20 Feb 2014

Ukraine bloodshed: protesters shot dead in Kiev

Europe Editor and Presenter

There is a dramatic escalation of the violence between protesters and riot police in Kiev, as the use of live ammunition leaves many dead and injured.

As we approached Independence Square or Maidan, as much of the world now calls it, we saw a fleet of ambulances driving at breakneck speed away from the protest camp.

The first sign that something was amiss on what should have been a morning dominated by diplomacy.

The plumes of black smoke that rise from the barricades was unusually thick this morning and as we too close to the square, we could hear screams and shots. The usually cheerful, almost phlegmatic, woman who runs one of the many sandwich stalls that feed the revolution was in floods of tears.

‘Live ammunition’

I asked her what was going on. “They are shooting – they are using live ammunition”, she said.

As if on cue, a body carried on what looked like the remnants of an old mattress, was being rushed to one of the waiting ambulances.

I looked behind me and counted four more bodies, covered in blankets, lying on the ground. They had horrific injuries which could only have come from live ammunition.

The picture below, of eight bodies laid out in Kiev’s Independence Square, has been blurred because of its graphic content. To see the image without blurring, click on the picture. Viewers are warned that the image is of a very distressing nature.

What used to be a newspaper kiosk has been turned in to a makeshift field hospital. Doctors in surgical gowns were running around busier than ever.

Every few minutes, new casualties were brought in from the front line about 100 yards from where we were standing. As far as we could tell, all of them in serious condition.

‘Trench warfare’

All of them men, and probably all of them engaged in the battle to retake that portion of the Maidan that had been ceded to the riot police two nights before.

This is now trench warfare in a modern European capital. New barricades are springing up everywhere and, in response to the riot police using live ammunition, the protestors have also ratcheted up the violence.

There are reports, so far unconfirmed, of live ammunition being used by some of the radical protestors as well.

Watching the mayhem, was a group of monitors from the European council, members of parliament from Estonia, Sweden and Holland who in their smart business attire, looked out of place in the chaos.

Their collective jaws dropped at what they were witnessing.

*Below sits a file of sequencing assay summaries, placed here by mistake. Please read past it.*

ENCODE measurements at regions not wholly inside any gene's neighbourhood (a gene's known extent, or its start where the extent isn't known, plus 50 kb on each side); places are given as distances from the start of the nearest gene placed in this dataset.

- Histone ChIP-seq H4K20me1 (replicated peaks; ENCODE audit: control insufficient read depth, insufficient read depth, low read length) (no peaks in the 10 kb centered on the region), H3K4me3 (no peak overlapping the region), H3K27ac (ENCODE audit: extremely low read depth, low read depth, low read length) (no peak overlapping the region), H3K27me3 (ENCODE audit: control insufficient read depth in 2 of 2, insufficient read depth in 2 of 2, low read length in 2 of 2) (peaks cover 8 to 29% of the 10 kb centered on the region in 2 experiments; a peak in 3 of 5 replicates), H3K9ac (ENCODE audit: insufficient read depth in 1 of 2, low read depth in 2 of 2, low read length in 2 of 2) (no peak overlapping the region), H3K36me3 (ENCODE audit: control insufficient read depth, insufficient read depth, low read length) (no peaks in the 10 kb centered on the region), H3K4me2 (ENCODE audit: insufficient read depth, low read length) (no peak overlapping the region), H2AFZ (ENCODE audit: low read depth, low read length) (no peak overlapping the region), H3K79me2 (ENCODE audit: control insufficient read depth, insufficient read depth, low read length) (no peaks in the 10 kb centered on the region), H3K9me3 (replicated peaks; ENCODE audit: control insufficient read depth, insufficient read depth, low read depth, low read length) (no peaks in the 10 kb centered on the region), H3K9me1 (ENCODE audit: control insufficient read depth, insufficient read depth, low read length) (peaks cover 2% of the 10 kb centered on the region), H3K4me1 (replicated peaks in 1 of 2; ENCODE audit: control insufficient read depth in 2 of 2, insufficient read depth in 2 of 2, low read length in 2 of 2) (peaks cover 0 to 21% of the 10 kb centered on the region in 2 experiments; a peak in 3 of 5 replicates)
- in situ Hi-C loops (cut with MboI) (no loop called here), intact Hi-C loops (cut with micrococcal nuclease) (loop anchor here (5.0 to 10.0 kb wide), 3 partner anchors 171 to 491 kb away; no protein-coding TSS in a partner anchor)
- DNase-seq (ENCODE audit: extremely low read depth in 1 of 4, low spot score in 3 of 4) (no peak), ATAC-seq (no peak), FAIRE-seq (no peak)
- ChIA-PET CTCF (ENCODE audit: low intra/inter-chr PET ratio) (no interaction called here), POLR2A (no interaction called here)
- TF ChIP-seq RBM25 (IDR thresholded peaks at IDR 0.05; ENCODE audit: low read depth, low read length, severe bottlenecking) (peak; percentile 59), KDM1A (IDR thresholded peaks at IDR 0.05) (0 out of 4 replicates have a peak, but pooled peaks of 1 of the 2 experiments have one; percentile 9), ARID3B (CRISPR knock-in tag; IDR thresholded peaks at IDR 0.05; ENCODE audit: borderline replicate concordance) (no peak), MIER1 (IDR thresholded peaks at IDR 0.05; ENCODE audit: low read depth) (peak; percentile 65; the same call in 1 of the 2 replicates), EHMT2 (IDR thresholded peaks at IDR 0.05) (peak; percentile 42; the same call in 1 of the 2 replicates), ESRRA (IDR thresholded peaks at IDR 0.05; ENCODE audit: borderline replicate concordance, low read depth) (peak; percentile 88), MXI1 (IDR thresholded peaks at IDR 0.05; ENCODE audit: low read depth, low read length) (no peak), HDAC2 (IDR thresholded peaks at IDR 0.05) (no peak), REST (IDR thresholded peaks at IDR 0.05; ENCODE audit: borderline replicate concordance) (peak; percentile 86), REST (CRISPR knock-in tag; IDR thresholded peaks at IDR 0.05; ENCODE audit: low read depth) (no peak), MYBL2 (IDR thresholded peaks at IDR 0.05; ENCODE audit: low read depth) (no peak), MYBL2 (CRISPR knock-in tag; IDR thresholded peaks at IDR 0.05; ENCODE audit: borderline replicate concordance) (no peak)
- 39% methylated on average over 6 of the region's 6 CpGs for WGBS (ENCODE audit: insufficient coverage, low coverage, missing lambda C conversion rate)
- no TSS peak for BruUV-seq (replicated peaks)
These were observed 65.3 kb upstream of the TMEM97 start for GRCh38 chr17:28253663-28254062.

I asked them what the EU could do about this, to stop the unrest. The Estonian MP, shrugged her shoulders and said “sanctions?”

What is so extraordinary about this morning is that the violence was happening at precisely the same time as three EU foreign ministers (from Poland, France and Germany), were supposed to see President Viktor Yanukovych.

Unanswered questions

The air is thick with smoke and unanswered questions – who exactly started todays violence? Was the police crackdown a local response or part of a new government policy to get tough?

And has President Yanukovych basically decided that his future and Ukraine’s future can only lie in the embrace of Vladimir Putin’s Russia, even if it involves burning every bridge with Europe?

As we left the square, to try and catch up with the European foreign ministers who it seems never even made it to town thanks to the violence, we came across a group of twelve riot police, taken captive by the protestors.

Their heads bowed, walking the gauntlet of verbal abuse and the occasional kick from the angry crowd.

Police captured

An opposition MP was on hand to explain that they had been captured for using live ammunition and breaking the law.

“What will you do with them?” I asked.

He said: “we will march them to the police headquarters and hand them over.”

This is indeed what happened, but not before the riot police – most of whom were barely older than teenagers, and looked terribly frightened – were given a stern lecture in civic values, and then that timeless gesture of friendship and reconciliation – a cigarette.

The two commanders of the captured unit were given a less gentle reception.

Their faces looked bruised, bloodied and swollen. Taking prisoners of war on the streets of Kiev is indeed a first in this conflict that seems to be spiralling ever more out of control.